Take Michael Gearin-Tosh, Oxford Don and multiple mycloma sufferer who, given the choice of extending his life expectancy from 18 months to 30 months by having chemotherapy, instead chose to use the Gerson Therapy and has survived and thrived for almost 10 years. But then, many such cancers are a result of ´toxins´, poisoning the system. For example, farmers have higher rates of multiple myeloma due to their use of pesticides. And the Gerson therapy is an excellent way of ´detoxifying´ the blood system and cells.

Changing The Odds

With every cancer there is an average 5-year survival rate. It´s a statistic. A rate that varies, often widely, by country. With prostrate cancer in Austria the 5-year figure is 83.6%, but in England it is only 53.8%. Clearly then the package of medical treatments, your lifestyle and diet can increase, or worsen, your odds of survival.

Dr Rosy Daniel, former Head of the Bristol Cancer Help Centre says that by building a complete, integrated, holistic programme (using the best of orthodox and complementary, even alternative therapies), a patient can improve their odds of 5-year survival by as much as 60 per cent. And that sounds good enough to me!

But then, if only as a piece of logic, why cannot the orthodox medical world just consider this? ´If 50 per cent of all cancers are supposedly caused by a POOR DIET, couldn´t just some of these patients benefit – even be cured – by a GOOD DIET?´

Cause – An Approach To Treating Cancer?

I know it sounds a bit simplistic but if I were an oncologist, or merely a GP, with a newly diagnosed cancer patient, I´d be spending serious time with them asking:

Q: What may have caused this cancer and what might therefore be maintaining it?

Q: Is it hormonally driven? (Oestrogen drives far more than breast cancer!)

And then I´d be saying to the patient:

A: “Right, before we go near any surgery, radio or chemotherapy we are going to do everything in our power to boost your natural defences – your immune system.”

A: “And we will try and get more oxygen into your blood.”

Why? Well the evidence is quite clear; cancer is systemic – weak immune systems lead to more disease and more cancer. Lowered oxygen levels lead to more cancer. Look into Darkfield Microscopy or Russian algae/photscan diagnosis and this will become abundantly clear; or just read some of the research we´ve covered in Cancer Watch over the last three years.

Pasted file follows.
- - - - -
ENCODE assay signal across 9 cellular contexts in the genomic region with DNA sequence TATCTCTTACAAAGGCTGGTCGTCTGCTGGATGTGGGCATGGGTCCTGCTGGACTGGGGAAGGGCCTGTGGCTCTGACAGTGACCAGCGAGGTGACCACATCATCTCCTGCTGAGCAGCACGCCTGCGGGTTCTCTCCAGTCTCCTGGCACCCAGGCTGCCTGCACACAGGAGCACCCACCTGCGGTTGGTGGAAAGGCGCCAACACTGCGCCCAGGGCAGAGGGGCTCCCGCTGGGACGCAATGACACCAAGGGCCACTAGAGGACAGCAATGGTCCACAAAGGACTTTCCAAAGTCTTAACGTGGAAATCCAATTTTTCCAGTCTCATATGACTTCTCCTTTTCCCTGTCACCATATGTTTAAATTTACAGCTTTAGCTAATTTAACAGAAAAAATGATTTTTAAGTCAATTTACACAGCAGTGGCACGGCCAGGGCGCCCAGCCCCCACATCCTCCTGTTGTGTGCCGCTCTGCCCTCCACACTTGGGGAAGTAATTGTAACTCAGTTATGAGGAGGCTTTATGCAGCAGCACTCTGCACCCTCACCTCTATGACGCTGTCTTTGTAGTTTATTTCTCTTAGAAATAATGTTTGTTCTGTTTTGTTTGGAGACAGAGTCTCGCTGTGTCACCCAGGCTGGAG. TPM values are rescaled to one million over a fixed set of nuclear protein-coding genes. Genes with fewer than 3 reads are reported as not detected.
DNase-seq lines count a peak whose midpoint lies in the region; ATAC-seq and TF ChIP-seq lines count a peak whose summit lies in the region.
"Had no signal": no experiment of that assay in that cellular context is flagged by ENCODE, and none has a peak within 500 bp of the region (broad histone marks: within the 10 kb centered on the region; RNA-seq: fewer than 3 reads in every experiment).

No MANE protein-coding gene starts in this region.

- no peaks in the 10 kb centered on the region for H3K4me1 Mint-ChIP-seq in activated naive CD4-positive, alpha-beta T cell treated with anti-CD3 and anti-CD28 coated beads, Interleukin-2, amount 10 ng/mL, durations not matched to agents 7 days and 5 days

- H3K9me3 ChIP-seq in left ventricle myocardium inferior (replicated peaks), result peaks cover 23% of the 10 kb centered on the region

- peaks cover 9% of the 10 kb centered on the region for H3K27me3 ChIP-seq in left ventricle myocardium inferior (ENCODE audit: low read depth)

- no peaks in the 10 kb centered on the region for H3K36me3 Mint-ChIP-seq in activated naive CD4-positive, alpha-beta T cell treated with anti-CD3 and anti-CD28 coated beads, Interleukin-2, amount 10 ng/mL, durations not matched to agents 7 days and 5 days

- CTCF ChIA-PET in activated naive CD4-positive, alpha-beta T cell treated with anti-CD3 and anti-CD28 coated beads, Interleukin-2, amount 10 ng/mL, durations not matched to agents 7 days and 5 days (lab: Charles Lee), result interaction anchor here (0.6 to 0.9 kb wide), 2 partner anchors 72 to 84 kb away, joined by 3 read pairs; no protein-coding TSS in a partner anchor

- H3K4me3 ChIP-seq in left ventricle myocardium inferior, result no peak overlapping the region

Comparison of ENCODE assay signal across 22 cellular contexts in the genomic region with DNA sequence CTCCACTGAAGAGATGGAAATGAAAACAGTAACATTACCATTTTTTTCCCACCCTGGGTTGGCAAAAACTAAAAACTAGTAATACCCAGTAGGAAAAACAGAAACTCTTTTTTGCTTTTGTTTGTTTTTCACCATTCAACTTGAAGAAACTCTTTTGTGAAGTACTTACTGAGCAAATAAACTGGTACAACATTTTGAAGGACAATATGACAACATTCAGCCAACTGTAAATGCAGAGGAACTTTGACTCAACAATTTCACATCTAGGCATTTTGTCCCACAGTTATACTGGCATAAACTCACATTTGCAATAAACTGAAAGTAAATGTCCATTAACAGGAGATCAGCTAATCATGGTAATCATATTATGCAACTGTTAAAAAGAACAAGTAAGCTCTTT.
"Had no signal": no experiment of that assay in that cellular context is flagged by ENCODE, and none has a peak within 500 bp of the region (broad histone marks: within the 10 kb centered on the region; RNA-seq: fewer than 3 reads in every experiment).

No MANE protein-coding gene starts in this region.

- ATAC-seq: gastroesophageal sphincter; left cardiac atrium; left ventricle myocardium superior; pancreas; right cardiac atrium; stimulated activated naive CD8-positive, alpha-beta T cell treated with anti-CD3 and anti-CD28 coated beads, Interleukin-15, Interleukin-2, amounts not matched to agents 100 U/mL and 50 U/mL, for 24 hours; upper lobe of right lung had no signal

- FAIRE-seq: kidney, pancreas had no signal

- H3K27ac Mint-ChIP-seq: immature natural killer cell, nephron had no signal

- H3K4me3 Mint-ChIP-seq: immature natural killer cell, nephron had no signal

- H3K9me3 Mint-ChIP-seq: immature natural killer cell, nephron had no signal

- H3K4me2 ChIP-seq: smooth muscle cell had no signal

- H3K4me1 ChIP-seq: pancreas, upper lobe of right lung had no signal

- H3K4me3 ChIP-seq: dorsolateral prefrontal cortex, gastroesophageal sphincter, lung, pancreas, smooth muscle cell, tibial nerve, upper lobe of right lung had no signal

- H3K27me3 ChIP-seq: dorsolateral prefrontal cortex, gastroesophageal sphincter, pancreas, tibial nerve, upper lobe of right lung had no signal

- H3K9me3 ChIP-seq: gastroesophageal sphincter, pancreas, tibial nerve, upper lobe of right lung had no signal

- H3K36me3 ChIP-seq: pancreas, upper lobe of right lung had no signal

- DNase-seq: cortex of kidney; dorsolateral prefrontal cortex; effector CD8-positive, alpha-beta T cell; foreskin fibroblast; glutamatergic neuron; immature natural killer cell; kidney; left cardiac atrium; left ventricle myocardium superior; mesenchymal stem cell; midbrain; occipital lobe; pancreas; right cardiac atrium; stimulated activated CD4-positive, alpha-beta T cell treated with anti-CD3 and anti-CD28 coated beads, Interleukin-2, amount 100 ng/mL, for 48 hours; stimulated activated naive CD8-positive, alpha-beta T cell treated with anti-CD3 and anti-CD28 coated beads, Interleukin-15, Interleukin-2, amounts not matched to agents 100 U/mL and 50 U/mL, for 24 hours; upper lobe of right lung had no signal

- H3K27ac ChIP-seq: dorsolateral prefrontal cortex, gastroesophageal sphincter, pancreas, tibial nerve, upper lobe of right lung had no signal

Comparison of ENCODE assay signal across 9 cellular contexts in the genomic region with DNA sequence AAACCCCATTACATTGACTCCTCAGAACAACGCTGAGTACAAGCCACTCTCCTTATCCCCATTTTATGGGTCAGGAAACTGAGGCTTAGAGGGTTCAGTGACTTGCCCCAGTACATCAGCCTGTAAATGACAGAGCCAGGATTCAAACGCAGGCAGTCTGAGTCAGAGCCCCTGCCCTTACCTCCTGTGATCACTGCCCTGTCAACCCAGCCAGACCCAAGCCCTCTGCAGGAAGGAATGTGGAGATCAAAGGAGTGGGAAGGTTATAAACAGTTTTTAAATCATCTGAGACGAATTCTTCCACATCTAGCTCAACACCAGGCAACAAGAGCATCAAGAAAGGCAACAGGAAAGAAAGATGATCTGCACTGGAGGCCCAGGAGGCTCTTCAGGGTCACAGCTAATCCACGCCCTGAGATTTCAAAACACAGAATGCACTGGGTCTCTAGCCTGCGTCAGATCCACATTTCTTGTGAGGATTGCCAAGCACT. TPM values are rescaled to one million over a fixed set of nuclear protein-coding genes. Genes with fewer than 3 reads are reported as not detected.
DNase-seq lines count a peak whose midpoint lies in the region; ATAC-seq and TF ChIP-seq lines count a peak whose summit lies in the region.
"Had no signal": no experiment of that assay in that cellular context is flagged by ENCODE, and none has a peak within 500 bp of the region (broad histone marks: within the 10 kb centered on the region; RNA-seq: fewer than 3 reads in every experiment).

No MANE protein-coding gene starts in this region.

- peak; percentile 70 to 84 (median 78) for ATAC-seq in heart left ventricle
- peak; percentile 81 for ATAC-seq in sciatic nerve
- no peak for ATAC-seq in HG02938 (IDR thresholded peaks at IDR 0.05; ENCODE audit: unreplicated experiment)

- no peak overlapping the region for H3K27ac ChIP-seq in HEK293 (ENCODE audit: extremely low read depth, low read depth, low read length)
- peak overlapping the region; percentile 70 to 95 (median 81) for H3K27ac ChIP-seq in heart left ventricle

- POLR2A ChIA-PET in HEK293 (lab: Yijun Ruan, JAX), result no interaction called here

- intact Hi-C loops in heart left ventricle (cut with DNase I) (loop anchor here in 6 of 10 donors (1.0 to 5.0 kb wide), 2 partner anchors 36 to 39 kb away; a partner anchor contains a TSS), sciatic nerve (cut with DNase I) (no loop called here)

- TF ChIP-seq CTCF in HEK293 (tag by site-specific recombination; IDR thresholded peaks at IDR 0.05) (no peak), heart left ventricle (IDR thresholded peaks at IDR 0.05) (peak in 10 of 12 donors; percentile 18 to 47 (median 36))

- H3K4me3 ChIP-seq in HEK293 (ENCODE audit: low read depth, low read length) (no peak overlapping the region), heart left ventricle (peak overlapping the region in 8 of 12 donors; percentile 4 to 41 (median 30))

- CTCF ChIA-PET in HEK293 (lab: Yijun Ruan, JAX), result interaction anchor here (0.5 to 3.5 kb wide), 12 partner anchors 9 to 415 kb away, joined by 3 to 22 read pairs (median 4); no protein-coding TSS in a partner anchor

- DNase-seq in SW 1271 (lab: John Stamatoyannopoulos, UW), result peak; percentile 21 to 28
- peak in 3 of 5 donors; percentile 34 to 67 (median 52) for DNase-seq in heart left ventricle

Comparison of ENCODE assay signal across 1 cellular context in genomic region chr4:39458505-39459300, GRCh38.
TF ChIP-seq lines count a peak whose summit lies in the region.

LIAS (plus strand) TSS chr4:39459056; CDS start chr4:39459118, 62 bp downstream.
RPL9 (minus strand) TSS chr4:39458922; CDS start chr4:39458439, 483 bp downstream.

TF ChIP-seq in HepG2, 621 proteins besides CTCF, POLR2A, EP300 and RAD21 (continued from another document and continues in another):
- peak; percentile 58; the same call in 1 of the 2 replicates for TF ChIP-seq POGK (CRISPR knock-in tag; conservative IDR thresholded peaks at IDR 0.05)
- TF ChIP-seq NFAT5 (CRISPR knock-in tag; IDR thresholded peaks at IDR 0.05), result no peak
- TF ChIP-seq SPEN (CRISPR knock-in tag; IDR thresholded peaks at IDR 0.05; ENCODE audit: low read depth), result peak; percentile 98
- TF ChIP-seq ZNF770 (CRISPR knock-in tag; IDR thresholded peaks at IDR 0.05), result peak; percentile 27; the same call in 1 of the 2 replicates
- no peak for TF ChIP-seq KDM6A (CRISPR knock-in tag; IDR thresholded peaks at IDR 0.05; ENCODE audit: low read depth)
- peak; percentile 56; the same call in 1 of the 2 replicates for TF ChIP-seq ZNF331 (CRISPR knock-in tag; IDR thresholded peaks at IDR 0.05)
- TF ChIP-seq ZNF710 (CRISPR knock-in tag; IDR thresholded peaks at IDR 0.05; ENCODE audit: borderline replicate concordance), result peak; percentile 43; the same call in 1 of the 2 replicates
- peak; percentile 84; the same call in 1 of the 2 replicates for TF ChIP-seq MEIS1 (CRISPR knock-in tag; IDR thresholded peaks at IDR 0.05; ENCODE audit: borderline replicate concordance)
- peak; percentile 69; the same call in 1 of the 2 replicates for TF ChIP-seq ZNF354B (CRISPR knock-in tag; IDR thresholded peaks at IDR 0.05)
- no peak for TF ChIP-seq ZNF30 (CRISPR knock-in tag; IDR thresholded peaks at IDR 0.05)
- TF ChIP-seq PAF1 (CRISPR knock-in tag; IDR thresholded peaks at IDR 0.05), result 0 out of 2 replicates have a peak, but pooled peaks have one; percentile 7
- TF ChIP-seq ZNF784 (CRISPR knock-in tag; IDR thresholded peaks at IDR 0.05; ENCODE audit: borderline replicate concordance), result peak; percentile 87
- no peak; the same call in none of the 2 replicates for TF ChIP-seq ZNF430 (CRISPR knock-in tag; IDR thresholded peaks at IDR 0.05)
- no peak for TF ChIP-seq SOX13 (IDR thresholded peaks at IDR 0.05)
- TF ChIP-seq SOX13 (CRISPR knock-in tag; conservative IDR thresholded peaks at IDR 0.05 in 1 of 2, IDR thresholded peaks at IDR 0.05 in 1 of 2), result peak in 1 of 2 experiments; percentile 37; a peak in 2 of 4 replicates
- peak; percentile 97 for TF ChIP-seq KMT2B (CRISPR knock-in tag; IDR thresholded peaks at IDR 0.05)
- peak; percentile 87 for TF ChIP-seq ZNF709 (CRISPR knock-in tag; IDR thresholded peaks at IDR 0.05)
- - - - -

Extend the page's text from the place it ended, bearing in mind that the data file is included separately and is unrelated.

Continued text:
Cancer is systemic – weak immune systems lead to more disease and more cancer

Cancer is a whole body disease. And this dictates a whole body treatment approach.

And so we come back to you, the reader and, if you have a cancer, how you might begin adding to your doctor´s orthodox expertise.

Poor Diet, Toxins, Infections, Mental State? Unlike the World Health Organisation, we urge you not to think of these as separate boxes.

For example, depression lowers your blood oxygen; poor diet weakens your immune system. This may be exacerbated by certain chemicals and toxins, increasing the chances of infection and ´tipping you over the edge´ into a cancer.

So don´t look for one cause, examine your whole lifestyle. Go with your doctor´s orthodox recommendations, but evaluate them fully and ask objective questions. Two recent studies showed that patients did not understand ´doctorspeak´ when it came to cancer and were also turning more and more to the web because it ´empowered them´ and put them back in charge of their own treatment programme. However, there are great dangers in chasing around the web; some sites talk complete rubbish! Be circumspect. And always get a second opinion, on anything you consider doing!

Read the following ´4 pillars´; copy it/photostat it. Take it with you when you see your oncologist and tell him clearly what you intend to do to increase your own chances of survival around his plans for you. Be open, be honest. But remember, it´s your life. And you must be happy with the final plan.

Managing Your Survival Plan

You are now entering a world largely outside your GP and oncologist´s medical training

The fundamental truth about building a complementary therapy programme, or about addressing the causes (and therefore any likely treatments) via the 4 Pillars of Cancer is that you are now entering a world largely outside your GP and oncologist´s medical training. Natural human nature can then sometimes play an unhelpful role.

Poor diet/good diet – we know oncologists who will confirm that they have never spent a single day studying nutrition or diet (nor supplements) and therefore are simply not qualified to express an opinion. However, despite this, some will reject all supplementation and diet therapies.

Toxins – the majority of these, and their links to cancer are way beyond your doctor´s knowledge or training.

Infection – here your doctor should be able to advise, although science is moving very quickly and they may not be completely up-to-date.

Mental State – almost certainly an area completely foreign to your oncologist. It is a new and very specialised area.

So he may encourage you, or he may try to dissuade you. All the more reason to photostat this whole article and give him a copy. Beating cancer is about RISK MANAGEMENT. And that´s all we are trying to do in this article: Improve your statistics and make you a well-above-average case.

Message To Doctors

And if you are a doctor reading this, please understand that we have research that supports these pages, almost all of it is readily available on our website. Please, please be open-minded, we are just trying to increase the odds of survival for your patient.

And if you want to amplify the possible causes and actions, try reading ´Everything you need to know to help you beat cancer´. It has been Britain´s No 1 selling cancer book for the last two years – the first 12 copies in Japan were all bought by doctors!